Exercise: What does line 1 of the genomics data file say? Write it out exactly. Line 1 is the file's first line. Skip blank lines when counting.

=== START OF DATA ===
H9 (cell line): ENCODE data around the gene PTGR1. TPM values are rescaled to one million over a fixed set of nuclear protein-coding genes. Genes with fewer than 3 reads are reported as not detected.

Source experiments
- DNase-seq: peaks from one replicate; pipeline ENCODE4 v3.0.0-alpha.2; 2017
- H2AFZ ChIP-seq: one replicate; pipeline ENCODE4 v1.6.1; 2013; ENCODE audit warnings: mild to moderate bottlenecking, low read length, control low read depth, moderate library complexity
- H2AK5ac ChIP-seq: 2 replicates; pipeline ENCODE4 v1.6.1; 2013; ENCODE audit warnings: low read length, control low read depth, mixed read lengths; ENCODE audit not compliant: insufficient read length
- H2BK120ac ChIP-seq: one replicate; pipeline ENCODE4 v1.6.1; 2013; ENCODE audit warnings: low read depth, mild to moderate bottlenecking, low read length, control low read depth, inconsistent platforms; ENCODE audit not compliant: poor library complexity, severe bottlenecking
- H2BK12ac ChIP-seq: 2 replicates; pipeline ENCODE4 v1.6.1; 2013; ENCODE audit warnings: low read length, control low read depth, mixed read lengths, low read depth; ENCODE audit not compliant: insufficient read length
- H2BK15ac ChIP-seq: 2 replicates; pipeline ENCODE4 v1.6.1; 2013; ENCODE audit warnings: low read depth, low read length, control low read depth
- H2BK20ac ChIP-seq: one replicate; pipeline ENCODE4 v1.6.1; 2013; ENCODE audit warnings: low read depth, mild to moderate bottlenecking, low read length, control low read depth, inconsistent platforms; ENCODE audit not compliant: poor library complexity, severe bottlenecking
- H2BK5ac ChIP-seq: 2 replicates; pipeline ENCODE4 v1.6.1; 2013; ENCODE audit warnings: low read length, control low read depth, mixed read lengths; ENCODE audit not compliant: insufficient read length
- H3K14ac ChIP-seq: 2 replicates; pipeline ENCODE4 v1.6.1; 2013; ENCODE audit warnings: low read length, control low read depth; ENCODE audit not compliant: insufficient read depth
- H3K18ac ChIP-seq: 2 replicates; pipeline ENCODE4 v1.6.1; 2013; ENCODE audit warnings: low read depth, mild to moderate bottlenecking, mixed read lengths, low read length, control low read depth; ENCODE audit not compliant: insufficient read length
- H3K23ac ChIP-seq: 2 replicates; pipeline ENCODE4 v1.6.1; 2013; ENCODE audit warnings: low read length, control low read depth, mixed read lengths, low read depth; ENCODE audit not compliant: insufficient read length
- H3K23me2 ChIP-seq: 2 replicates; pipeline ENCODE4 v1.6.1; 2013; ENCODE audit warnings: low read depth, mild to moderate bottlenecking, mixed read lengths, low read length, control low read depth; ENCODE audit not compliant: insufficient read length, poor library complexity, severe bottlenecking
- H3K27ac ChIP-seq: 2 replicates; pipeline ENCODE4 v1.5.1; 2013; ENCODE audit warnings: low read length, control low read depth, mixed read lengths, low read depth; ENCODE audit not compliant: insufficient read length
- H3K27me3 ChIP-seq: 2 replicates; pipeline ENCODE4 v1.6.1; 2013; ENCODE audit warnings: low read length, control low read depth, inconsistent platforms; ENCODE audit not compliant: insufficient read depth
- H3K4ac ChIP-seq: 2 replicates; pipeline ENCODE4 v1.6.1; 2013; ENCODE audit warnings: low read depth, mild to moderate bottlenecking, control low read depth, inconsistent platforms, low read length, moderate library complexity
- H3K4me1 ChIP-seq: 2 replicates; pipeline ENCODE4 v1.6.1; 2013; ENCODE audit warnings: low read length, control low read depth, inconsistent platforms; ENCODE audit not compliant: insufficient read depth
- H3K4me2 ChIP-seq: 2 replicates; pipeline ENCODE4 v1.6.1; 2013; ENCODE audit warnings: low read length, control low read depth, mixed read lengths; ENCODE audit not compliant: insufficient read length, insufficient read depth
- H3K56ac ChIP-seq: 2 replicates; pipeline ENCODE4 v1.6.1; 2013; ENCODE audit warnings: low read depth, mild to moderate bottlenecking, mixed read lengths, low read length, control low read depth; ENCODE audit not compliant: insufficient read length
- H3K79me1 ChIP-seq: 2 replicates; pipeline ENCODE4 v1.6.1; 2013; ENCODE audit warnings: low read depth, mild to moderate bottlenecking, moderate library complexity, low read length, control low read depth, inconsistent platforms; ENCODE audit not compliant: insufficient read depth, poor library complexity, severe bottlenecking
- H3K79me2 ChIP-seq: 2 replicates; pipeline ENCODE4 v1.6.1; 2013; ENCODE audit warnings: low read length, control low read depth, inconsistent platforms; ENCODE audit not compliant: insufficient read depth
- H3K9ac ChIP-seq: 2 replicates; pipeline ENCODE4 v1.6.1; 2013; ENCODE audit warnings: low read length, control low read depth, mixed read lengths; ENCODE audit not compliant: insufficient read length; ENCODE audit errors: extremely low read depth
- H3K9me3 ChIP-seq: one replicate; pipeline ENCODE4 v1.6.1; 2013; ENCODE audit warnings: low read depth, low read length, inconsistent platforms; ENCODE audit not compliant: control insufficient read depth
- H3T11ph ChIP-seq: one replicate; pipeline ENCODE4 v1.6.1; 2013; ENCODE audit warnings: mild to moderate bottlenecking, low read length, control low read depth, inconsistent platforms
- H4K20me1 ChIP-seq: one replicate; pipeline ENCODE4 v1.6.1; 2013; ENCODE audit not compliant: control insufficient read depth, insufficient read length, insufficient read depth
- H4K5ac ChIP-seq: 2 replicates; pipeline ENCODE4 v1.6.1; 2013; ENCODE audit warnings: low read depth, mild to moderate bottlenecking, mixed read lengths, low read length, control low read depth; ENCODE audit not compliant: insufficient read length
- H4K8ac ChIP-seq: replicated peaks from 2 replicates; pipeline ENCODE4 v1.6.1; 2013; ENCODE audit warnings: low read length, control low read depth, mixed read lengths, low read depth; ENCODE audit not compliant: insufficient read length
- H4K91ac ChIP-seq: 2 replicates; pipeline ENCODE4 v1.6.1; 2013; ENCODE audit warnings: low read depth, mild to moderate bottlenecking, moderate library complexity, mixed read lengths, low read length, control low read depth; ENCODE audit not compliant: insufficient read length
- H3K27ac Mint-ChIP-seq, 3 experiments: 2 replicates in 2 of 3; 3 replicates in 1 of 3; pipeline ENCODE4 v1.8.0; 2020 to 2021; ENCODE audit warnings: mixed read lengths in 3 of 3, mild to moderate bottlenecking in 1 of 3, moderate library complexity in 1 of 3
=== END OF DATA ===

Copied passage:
H9 (cell line): ENCODE data around the gene PTGR1. TPM values are rescaled to one million over a fixed set of nuclear protein-coding genes. Genes with fewer than 3 reads are reported as not detected.